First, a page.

In our cynical world the word “hero” sounds quaint. But former Senator, former Astronaut, former test and combat pilot John Glenn is—yes, in August 2012 he’s still living at age 91 with his wife Annie age 92—an American hero. John Glenn: A Memoir is his story.
Whether or not one agrees with John Glenn’s positions during his political career, his pioneering spirit, courage, patriotism, and willingness to serve or even sacrifice for his country demand respect. From relatively humble beginnings in a small town during the Great Depression John Glenn’s love for flying took him to the Marines and ultimately world acclaim as a space pioneer.
Glenn learned faith, so-called middle class values, a work ethic, and integrity, all forming his character, from his parents, friends, and teachers in the village of New Concord. Then, like many others in the Greatest Generation, he rose to the challenge and his metal was tested in the crucible of World War II. For Glenn this meant flying scores of missions as a fighter pilot in the South Pacific. Later, he flew scores more missions in the Korean War and shot down 3 MiGs in the process.
As a test pilot in 1957 he set a supersonic speed record for flying coast to coast, gaining his first taste of unsought fame. Then Glenn became one of the original 7 NASA astronauts, the men with the “right stuff,” and the first man to orbit the earth, February 20, 1962 in “Friendship 7,” in what became a galvanizing moment worldwide.
Colonel Glenn eventually resigned his military commission, earned a living by working several years in corporate leadership, and then pioneered again, at least personally, stepping into politics. He eventually served 24 years as United States Senator from the state of Ohio and was a serious consideration for Vice President in several presidential elections.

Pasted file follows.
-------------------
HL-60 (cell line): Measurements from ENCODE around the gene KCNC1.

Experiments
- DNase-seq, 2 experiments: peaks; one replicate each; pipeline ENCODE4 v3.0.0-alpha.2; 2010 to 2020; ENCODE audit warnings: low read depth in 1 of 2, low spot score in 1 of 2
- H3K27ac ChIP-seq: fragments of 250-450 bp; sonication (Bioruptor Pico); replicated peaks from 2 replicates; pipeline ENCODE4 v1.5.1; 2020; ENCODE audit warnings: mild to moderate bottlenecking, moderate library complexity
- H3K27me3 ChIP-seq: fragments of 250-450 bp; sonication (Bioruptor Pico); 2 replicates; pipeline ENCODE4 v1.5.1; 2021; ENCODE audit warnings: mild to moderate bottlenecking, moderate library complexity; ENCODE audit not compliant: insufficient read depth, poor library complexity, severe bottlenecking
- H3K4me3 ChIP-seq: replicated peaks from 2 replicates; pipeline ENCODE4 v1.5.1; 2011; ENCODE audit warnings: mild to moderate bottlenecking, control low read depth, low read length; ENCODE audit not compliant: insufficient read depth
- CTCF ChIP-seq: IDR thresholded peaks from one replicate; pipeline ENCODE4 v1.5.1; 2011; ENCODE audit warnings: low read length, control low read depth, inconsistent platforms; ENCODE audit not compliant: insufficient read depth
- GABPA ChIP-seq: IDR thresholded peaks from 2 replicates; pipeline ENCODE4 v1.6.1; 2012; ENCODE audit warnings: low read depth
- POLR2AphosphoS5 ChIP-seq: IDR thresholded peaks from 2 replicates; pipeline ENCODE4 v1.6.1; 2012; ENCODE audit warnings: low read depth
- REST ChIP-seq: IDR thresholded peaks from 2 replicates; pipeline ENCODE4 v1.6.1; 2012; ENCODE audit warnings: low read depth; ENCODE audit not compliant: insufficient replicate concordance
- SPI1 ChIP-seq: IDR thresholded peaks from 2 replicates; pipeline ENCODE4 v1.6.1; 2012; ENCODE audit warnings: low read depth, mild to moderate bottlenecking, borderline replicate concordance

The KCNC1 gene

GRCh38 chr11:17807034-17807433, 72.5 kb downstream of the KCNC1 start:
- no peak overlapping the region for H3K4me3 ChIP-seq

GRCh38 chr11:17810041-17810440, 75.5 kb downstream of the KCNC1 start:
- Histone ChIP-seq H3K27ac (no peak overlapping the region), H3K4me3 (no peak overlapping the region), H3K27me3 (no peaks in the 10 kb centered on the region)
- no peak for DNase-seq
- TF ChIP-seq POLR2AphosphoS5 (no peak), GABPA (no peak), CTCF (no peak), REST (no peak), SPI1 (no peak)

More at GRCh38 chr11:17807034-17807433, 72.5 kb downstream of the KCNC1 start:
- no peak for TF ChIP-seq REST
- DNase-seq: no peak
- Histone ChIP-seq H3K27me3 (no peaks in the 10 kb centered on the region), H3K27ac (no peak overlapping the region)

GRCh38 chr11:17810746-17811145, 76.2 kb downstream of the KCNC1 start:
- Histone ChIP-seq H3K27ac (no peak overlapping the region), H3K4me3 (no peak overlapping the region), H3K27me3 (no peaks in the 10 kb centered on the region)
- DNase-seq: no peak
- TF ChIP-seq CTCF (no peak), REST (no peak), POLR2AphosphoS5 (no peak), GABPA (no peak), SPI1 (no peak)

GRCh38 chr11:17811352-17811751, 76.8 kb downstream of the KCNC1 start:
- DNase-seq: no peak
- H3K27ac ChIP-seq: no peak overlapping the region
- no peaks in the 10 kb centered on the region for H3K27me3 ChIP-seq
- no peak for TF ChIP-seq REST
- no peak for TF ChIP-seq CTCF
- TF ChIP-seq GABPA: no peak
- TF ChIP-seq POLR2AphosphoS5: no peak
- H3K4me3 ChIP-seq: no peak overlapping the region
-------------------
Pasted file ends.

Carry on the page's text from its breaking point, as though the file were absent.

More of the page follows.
If this wasn’t enough, on October 29, 1998, Glenn returned to space at age 77 as a member of the crew for Space Shuttle “Discovery.” Critics called it a NASA publicity stunt, but for the agency, Glenn, and the scientists his flight was about studying the affects of space travel upon aging.
Throughout his life, Glenn has been sided by his childhood sweetheart and wife Annie. Her resolve and courage in struggling with stuttering and her mid-life development of better speech patterns via new physical therapies is a remarkable story in itself. Theirs has been a model romance and relationship.
John Glenn was born in Cambridge, Ohio and grew up in nearby New Concord. I grew up in Byesville, Ohio, four miles from Cambridge and about fifteen miles from New Concord. My grandparents knew and thought very highly of John Glenn’s parents and often went to church meetings with them. I remember meeting them when I was a boy. I also have the memory of annual trips to homecoming parades at Muskingum College in New Concord where Glenn and his wife attended school. By the time I got into postsecondary John Glenn High School in New Concord was one of our local rivals.
While I never met John Glenn I’ve known of him and his exploits since my youth and he served as Senator during what was my first twenty-four years of adult and married life. This was a time I followed national politics carefully, including Senator Glenn’s service. Because of all this I feel some connection to the man and have certainly appreciated his example of patriotic service, proactive outlook, and leadership.
In part because of my connections with Glenn’s hometown and family, in part because Glenn’s remarkable accomplishments, and in part because this memoir is well written and relatively fast-paced for an autobiography, I thoroughly enjoyed this book. I’m going to recommend it immediately to my father, who grew up and still lives in the next county. Dad’s about ten years younger than the Senator but he’s close enough to be a contemporary and remember in personal terms much about Glenn’s story.
I highly recommend this book as “a good read,” as a book about “science,” and as a book about character and leadership.
© Rex M. Rogers – All Rights Reserved, 2012
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